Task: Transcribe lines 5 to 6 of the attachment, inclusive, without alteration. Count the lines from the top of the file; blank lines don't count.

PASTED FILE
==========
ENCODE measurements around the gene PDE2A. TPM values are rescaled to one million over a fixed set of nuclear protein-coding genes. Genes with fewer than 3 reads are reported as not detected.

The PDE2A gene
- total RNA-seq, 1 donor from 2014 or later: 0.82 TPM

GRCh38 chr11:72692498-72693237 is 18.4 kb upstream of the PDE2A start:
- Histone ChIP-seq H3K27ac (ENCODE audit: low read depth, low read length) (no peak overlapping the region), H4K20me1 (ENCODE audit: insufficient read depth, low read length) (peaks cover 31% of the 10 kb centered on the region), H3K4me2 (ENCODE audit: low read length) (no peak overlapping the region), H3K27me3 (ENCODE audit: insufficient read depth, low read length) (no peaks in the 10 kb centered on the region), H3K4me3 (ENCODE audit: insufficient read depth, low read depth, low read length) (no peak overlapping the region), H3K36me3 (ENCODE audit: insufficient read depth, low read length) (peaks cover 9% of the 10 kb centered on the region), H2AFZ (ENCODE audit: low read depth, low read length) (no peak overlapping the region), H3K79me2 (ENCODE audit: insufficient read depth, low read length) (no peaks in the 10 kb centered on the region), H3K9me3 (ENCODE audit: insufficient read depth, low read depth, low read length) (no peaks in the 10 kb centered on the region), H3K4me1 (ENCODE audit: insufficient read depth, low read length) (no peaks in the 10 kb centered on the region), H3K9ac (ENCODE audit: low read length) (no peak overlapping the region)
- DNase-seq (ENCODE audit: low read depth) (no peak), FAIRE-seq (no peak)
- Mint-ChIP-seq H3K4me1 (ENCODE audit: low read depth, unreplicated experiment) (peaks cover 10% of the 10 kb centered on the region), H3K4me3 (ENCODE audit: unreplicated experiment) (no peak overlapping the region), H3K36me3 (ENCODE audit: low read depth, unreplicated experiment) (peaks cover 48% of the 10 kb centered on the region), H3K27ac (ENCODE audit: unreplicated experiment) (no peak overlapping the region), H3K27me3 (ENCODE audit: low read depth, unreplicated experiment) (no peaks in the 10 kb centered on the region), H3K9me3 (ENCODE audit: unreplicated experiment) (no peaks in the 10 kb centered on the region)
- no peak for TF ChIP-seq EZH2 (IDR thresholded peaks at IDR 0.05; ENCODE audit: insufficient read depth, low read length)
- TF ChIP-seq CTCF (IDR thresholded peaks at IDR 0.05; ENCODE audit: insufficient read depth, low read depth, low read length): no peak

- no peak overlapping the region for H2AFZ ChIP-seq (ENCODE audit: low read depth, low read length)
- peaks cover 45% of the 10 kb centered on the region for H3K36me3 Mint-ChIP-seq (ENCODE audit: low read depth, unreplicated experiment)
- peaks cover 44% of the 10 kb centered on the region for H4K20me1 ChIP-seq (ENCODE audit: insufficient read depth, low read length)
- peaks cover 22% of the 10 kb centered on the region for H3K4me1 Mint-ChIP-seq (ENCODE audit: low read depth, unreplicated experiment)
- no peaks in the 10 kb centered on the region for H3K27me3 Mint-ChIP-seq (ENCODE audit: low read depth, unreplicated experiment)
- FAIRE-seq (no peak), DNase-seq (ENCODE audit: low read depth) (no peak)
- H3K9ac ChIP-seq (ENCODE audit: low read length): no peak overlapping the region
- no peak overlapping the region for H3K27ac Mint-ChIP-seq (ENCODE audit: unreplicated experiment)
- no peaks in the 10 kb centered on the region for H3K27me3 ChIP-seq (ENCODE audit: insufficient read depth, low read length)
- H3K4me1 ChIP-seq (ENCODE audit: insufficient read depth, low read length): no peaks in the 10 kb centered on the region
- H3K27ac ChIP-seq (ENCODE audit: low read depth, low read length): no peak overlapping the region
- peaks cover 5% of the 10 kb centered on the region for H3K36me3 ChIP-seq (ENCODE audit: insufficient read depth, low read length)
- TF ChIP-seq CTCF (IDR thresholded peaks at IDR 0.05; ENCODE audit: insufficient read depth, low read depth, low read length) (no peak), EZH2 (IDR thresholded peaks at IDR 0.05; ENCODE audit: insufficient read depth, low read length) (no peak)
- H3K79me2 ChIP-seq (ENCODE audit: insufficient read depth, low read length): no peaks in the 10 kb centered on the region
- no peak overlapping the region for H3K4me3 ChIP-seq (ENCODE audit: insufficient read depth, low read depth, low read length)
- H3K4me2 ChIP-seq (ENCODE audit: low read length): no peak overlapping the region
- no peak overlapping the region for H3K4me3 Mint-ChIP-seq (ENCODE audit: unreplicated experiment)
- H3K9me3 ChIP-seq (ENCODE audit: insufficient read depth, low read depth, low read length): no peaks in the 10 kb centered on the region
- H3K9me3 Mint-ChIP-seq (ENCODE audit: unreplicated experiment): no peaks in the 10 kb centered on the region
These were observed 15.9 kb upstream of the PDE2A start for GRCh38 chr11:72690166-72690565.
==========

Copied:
- Histone ChIP-seq H3K27ac (ENCODE audit: low read depth, low read length) (no peak overlapping the region), H4K20me1 (ENCODE audit: insufficient read depth, low read length) (peaks cover 31% of the 10 kb centered on the region), H3K4me2 (ENCODE audit: low read length) (no peak overlapping the region), H3K27me3 (ENCODE audit: insufficient read depth, low read length) (no peaks in the 10 kb centered on the region), H3K4me3 (ENCODE audit: insufficient read depth, low read depth, low read length) (no peak overlapping the region), H3K36me3 (ENCODE audit: insufficient read depth, low read length) (peaks cover 9% of the 10 kb centered on the region), H2AFZ (ENCODE audit: low read depth, low read length) (no peak overlapping the region), H3K79me2 (ENCODE audit: insufficient read depth, low read length) (no peaks in the 10 kb centered on the region), H3K9me3 (ENCODE audit: insufficient read depth, low read depth, low read length) (no peaks in the 10 kb centered on the region), H3K4me1 (ENCODE audit: insufficient read depth, low read length) (no peaks in the 10 kb centered on the region), H3K9ac (ENCODE audit: low read length) (no peak overlapping the region)
- DNase-seq (ENCODE audit: low read depth) (no peak), FAIRE-seq (no peak)